Food and climate change are linked in complicated ways. The global food industry requires an enormous amount of energy to cultivate, transport, store, prepare, and serve foods. This leads to lots of greenhouse gases, and, in the process, soils, rivers, oceans, forests, and more, are often degraded and destroyed.
Climate change, meanwhile, creates its own vicious cycles of activity — environmentally vulnerable countries are often the most food insecure. So as climate change increases, their agricultural potential often declines. Yet these countries need food and, subsequently, their reliance on the complicated logistics of food aid increases. Improving their adaptability and resilience is a critical part of any global food discussion.
But not all foods are created (transported, stored, prepared, and served) equally. Some foods have a really big impact on the environment and others don’t. A lot of factors influence ecological impact, and, if looked at holistically, it’s possible to develop a diet that is more eco-friendly.
Meat has the biggest environmental impact out of all food types, especially beef. But, like all foods, the full picture is complicated. There are a few overlooked environmental benefits to raising livestock when done in a limited way. Livestock's waste can be used as fertilizer that can help grow crops (reducing the need for chemical fertilizer). Most livestock feed is made up of waste products like spent grain, so raising livestock can create extra calories for humans to consume that wouldn’t have existed otherwise.
But these benefits come with a major caveat: moderation. Eating meat on a daily basis can never be sustainable.
Almost all foods come with caveats of some kind, but there are clear choices that will make your diet more eco-friendly.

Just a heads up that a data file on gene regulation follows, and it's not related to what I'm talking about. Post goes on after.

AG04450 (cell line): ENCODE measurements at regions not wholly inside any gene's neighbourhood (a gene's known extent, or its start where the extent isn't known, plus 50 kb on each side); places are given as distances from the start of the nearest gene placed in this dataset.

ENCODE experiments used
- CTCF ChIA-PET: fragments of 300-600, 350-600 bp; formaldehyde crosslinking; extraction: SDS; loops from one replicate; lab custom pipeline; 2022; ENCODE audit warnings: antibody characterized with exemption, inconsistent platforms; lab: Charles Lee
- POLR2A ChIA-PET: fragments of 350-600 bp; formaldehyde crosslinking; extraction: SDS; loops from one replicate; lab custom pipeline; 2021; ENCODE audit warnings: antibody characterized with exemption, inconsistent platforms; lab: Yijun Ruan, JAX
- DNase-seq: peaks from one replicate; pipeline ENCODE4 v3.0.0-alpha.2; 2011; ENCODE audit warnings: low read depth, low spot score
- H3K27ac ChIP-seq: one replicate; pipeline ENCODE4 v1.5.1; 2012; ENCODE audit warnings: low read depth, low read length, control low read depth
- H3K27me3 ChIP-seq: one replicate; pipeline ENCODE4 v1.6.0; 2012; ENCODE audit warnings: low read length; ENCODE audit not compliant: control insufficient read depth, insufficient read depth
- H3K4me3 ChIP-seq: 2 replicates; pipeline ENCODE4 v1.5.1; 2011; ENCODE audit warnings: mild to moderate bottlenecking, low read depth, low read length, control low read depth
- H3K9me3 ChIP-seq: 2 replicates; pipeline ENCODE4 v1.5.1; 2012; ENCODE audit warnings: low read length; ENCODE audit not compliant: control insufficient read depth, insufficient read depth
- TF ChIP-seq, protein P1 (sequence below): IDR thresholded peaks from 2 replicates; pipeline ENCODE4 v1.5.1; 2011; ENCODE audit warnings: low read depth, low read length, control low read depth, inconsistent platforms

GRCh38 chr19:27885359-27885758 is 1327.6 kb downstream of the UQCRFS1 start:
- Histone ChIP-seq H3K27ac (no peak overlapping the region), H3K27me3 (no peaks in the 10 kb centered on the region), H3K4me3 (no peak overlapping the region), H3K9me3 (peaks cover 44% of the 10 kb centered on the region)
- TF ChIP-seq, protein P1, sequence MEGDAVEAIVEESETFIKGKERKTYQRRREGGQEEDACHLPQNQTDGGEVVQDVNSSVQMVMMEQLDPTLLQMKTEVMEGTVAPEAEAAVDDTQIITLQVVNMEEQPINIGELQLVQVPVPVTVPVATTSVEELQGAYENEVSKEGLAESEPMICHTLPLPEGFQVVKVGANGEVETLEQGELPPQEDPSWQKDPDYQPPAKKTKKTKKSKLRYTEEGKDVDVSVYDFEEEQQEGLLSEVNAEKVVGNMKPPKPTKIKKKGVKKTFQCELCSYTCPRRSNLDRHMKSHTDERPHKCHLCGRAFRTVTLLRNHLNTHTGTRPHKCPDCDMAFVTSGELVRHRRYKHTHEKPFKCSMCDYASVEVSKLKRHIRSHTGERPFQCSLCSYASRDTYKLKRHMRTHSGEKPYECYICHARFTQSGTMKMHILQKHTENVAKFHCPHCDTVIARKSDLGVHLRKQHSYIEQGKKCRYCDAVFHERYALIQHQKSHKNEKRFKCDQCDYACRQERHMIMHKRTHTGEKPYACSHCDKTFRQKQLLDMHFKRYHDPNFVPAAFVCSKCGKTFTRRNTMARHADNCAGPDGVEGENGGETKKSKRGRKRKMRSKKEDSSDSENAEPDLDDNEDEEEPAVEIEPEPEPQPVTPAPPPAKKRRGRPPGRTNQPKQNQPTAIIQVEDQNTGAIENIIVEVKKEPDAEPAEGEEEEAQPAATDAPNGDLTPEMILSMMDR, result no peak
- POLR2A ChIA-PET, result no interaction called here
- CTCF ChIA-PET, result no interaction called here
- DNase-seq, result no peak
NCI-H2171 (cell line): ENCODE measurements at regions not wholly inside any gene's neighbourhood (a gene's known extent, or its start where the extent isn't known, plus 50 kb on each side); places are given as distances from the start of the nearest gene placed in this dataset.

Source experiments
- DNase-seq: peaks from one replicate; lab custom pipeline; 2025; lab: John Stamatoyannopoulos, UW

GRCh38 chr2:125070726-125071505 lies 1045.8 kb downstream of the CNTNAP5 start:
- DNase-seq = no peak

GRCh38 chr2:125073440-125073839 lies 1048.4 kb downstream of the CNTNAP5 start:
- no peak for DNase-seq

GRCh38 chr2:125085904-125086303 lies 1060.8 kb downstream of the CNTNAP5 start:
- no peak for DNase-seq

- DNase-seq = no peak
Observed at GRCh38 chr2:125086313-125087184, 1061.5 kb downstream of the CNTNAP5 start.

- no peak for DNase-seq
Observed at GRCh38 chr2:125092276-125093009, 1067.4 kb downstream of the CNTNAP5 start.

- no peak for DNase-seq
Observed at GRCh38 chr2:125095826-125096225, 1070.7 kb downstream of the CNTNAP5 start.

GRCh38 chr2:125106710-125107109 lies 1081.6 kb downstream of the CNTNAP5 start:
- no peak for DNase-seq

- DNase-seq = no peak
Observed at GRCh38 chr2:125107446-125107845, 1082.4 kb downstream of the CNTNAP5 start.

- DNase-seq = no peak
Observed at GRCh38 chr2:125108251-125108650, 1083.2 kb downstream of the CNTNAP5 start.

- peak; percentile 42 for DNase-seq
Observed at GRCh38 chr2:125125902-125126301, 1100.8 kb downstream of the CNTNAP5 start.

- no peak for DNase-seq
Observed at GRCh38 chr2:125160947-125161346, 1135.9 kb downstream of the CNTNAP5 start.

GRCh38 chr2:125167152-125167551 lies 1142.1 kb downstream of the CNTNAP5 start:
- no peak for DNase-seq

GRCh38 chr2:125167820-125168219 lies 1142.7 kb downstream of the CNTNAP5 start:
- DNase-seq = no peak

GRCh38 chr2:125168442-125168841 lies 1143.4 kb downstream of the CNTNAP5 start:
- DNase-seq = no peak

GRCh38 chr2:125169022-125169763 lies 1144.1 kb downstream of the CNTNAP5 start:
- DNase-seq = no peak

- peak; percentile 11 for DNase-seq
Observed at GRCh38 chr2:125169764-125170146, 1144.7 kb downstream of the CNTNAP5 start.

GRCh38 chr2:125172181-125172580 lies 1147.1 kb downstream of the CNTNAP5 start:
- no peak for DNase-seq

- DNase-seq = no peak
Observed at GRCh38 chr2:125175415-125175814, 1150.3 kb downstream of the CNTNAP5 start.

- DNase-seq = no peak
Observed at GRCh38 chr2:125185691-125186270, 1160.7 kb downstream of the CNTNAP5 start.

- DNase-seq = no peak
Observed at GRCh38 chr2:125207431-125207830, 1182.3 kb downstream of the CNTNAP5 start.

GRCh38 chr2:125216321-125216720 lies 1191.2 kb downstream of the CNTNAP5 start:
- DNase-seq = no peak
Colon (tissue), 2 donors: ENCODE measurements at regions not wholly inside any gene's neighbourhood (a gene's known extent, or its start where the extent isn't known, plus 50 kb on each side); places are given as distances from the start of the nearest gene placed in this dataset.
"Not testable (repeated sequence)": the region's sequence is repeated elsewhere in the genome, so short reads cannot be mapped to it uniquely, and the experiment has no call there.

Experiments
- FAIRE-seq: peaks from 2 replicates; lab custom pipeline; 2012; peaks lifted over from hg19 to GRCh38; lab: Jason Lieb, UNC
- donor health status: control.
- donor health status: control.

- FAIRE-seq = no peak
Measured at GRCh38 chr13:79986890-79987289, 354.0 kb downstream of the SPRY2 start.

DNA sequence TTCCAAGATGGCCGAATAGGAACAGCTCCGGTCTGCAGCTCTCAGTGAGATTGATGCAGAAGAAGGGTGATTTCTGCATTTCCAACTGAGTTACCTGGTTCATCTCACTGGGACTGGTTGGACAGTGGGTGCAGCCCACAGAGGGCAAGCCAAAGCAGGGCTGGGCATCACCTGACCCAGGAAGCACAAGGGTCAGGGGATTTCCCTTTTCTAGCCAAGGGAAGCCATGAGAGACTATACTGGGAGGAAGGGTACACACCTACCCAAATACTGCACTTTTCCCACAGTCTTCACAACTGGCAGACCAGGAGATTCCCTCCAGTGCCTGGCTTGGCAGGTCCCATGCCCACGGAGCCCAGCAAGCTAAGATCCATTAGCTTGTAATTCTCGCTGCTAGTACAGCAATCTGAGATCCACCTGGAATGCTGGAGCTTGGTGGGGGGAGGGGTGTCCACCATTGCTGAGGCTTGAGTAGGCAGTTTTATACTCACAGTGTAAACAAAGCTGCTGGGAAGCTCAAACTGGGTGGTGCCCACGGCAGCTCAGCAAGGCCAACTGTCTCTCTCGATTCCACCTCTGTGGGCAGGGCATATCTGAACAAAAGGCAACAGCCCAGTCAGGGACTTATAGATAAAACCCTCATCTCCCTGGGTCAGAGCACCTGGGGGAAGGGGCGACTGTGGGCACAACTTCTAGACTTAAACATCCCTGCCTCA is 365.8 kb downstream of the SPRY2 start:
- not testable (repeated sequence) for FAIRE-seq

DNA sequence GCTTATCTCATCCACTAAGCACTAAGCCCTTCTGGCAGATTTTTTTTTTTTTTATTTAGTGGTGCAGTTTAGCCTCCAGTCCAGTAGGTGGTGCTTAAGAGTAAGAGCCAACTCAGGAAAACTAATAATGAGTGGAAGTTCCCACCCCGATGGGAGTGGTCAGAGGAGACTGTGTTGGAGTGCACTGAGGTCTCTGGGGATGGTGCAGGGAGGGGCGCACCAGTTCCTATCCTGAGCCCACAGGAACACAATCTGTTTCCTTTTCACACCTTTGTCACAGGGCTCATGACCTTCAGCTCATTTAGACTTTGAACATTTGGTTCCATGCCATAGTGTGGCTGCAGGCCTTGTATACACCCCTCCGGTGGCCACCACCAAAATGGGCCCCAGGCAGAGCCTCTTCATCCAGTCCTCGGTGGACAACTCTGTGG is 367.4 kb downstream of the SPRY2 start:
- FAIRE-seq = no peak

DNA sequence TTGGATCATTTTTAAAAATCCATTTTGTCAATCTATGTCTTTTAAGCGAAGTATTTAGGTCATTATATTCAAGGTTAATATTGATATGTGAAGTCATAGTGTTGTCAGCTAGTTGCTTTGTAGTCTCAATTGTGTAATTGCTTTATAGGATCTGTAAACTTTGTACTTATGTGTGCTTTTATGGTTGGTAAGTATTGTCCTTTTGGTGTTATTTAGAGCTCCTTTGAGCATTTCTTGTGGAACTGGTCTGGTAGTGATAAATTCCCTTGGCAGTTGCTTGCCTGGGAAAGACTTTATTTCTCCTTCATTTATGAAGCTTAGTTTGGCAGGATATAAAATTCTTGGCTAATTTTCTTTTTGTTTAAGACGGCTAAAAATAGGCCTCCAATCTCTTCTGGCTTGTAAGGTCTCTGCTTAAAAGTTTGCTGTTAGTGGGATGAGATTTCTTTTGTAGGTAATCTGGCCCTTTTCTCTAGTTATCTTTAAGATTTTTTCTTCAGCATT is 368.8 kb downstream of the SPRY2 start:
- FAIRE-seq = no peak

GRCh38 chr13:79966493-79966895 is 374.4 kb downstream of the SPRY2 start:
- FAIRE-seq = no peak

Here are some of the best foods to add to your diet.
Lentils are humble superfoods. They live in the legume family (seeds of plants) and are great sources of fiber, protein, and various nutrients.
They have a very low carbon footprint — 43 times less than beef, for example — and require little water to grow. They also clean and fortify soil to make it easier to grow other crops.
And they’re extremely cheap.
2016 is the UN Year of the Pulses (legumes are pulses) — so head to their page to find some delicious recipes. Lentils are great in soups and are amazing on their own if you add some seasoning like curry.
Beans are also part of the legume family and they come in many colors and sizes — red kidney beans, black beans, pinto beans, and more.
Beans have a remarkably low carbon and water footprint and are filled with fiber, protein, and nutrients.
They go great in soups or cold salads, but they excel when paired with rice. Rice and beans may be the best base for a meal — tasty, sustainable, nutritious.
Figs are actually flowers and they’re some of the most resilient plants on Earth. There are more than 750 figs across the planet and many of them act as lynchpins in ecosystems — their year-round growing habits provide a critical source of food for countless animals.
They’re also super nutritious and can be eaten in all sorts of ways.
A photo posted by @prprosto on Aug 17, 2016 at 2:57am PDT
Many mussels are harvested on long collector ropes suspended in oceans. While growing along the ropes, they eat food that naturally occurs in the water. In the process, they filter and clean the water and extract carbon to make their shells. Cumulatively, they have little environmental impact.
Mussels are also an excellent source of animal protein — and they’re delicious!
Local, Seasonal Fish